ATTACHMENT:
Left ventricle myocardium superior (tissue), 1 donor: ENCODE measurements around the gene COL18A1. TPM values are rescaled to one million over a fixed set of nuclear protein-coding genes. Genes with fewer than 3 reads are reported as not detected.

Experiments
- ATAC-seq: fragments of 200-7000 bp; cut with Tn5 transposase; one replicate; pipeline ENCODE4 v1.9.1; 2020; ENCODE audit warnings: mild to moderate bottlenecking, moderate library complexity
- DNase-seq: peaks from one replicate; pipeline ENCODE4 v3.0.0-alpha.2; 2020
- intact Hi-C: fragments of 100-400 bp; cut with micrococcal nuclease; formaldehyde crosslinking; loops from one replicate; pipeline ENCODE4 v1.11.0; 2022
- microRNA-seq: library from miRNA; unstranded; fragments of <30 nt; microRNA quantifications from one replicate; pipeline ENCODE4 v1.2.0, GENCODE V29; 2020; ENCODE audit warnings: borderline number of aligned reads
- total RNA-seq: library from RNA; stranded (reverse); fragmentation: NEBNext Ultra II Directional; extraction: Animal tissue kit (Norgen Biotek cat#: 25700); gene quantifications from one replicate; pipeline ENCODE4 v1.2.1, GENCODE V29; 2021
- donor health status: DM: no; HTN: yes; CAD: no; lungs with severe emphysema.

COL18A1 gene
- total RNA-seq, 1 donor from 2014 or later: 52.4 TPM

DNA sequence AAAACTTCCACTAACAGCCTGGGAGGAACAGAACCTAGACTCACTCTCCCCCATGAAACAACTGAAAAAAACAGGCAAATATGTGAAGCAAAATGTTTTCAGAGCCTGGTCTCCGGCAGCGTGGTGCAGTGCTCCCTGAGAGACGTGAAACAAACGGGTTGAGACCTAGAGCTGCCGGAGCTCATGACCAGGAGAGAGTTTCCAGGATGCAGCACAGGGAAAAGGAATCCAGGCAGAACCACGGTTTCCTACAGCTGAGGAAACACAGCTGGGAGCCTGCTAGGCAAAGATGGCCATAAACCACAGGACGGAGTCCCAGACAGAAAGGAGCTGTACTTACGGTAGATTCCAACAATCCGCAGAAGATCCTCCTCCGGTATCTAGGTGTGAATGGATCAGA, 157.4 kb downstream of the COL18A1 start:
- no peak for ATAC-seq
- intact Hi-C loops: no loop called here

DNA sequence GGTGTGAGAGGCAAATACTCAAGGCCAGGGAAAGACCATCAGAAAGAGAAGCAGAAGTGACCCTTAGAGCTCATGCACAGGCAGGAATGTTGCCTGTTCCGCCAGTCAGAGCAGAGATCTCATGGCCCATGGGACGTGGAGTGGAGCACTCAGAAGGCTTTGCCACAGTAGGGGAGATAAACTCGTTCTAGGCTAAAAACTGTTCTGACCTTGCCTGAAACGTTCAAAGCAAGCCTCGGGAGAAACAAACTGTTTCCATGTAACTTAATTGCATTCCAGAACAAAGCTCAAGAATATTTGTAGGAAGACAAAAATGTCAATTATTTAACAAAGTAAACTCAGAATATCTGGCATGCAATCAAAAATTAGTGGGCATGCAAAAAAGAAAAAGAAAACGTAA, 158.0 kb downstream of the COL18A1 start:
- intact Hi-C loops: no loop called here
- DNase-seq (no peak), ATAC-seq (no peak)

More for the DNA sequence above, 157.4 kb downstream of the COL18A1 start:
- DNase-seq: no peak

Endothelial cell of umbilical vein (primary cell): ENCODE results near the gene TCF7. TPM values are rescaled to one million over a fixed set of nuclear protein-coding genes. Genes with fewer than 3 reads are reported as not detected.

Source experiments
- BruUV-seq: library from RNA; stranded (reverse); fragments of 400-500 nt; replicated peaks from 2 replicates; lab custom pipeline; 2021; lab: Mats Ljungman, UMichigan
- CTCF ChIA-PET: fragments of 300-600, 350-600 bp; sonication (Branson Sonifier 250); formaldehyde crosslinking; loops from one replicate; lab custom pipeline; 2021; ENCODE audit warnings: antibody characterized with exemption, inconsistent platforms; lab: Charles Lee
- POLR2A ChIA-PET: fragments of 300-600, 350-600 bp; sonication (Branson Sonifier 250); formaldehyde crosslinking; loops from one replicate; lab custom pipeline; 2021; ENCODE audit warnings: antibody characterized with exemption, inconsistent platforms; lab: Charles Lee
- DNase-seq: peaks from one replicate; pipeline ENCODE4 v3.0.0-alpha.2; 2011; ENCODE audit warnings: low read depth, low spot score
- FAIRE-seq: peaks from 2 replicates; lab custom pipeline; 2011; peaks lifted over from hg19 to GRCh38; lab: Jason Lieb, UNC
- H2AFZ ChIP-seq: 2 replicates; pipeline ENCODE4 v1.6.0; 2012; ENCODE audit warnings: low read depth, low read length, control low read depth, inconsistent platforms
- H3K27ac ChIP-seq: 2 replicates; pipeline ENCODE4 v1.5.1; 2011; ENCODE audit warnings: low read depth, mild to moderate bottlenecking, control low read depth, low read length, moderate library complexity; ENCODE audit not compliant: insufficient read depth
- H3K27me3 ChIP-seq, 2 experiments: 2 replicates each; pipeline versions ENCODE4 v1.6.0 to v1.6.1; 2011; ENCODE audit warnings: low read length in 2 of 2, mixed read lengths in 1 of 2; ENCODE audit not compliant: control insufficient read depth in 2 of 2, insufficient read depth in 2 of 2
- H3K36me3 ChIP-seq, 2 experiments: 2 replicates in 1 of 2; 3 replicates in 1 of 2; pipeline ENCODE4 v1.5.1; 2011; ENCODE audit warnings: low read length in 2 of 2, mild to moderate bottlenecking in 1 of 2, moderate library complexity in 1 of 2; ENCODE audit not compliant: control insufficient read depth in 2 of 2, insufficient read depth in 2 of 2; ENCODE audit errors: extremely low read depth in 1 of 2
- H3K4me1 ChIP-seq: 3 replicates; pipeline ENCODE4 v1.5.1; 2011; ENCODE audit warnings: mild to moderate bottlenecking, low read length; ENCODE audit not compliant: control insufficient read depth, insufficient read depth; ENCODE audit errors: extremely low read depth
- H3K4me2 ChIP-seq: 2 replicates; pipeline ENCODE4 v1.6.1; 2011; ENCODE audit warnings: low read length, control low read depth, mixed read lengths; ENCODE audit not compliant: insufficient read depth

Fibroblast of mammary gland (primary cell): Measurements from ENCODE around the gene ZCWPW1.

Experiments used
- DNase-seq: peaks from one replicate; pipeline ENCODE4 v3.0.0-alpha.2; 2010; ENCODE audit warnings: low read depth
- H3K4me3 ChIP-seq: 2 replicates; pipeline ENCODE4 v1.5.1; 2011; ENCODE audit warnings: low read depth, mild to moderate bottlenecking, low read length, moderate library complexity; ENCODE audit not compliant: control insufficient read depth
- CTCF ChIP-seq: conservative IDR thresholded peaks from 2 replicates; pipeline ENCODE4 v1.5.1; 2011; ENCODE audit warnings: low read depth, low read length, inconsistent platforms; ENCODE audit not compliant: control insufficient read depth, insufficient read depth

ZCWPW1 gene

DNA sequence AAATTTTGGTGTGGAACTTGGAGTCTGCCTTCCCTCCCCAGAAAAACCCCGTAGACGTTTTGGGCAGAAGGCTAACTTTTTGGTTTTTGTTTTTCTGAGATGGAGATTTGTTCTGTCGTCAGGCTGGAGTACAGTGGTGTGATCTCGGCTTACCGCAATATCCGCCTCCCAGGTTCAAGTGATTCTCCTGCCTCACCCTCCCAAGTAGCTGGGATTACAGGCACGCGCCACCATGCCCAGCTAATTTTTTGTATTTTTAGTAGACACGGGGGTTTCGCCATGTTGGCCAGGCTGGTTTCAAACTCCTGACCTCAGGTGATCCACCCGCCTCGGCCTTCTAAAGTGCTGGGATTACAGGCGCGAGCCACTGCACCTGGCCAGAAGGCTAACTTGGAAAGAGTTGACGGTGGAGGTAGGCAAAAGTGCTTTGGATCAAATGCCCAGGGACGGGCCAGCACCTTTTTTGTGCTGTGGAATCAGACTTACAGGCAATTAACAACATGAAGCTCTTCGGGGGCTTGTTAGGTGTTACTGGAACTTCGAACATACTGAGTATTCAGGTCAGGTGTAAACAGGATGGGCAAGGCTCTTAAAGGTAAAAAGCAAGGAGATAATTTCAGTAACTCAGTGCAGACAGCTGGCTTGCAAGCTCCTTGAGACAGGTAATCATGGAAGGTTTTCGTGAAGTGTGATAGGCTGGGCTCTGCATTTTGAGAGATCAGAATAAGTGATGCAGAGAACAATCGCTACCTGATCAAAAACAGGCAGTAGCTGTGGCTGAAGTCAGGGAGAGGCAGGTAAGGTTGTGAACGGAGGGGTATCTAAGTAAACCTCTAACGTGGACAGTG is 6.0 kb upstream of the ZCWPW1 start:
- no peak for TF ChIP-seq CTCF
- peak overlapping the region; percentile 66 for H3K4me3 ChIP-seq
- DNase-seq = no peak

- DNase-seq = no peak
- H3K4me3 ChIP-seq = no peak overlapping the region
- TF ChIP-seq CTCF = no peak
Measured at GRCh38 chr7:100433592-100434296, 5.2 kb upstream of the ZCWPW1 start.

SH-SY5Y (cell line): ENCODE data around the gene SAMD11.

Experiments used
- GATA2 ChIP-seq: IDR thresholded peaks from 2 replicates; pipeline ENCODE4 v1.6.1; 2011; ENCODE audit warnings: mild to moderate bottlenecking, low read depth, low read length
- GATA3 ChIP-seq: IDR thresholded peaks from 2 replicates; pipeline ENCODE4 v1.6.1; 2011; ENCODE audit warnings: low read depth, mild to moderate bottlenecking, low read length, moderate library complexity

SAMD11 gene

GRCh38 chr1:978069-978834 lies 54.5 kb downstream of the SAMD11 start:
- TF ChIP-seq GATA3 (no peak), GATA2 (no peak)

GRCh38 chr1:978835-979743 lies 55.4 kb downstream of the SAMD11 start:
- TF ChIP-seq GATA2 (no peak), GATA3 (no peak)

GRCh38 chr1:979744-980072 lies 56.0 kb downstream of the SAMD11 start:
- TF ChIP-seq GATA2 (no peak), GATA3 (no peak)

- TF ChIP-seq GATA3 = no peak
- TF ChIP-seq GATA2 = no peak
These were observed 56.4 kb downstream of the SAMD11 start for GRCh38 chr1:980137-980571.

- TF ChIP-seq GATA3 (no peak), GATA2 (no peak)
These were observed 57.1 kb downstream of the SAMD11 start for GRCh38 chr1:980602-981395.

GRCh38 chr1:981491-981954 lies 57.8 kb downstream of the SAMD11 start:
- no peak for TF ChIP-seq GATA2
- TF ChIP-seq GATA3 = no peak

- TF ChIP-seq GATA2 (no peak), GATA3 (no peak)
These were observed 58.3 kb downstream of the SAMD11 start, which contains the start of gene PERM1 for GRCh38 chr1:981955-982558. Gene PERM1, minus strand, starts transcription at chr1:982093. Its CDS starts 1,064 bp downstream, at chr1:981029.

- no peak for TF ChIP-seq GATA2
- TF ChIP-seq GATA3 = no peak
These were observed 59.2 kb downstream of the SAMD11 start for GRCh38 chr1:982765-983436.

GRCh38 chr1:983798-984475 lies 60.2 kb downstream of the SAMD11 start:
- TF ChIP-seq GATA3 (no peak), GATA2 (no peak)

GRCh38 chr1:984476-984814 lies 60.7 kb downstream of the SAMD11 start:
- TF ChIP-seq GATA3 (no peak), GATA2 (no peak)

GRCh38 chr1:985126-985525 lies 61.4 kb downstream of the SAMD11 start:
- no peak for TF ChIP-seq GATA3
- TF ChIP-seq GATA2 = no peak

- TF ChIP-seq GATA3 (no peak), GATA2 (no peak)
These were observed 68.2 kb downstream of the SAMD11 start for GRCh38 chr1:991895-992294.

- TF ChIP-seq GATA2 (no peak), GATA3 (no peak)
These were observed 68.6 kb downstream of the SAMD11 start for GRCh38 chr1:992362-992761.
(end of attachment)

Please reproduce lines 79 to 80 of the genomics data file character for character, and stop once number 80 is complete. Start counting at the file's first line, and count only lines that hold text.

- TF ChIP-seq GATA2 (no peak), GATA3 (no peak)
These were observed 68.6 kb downstream of the SAMD11 start for GRCh38 chr1:992362-992761.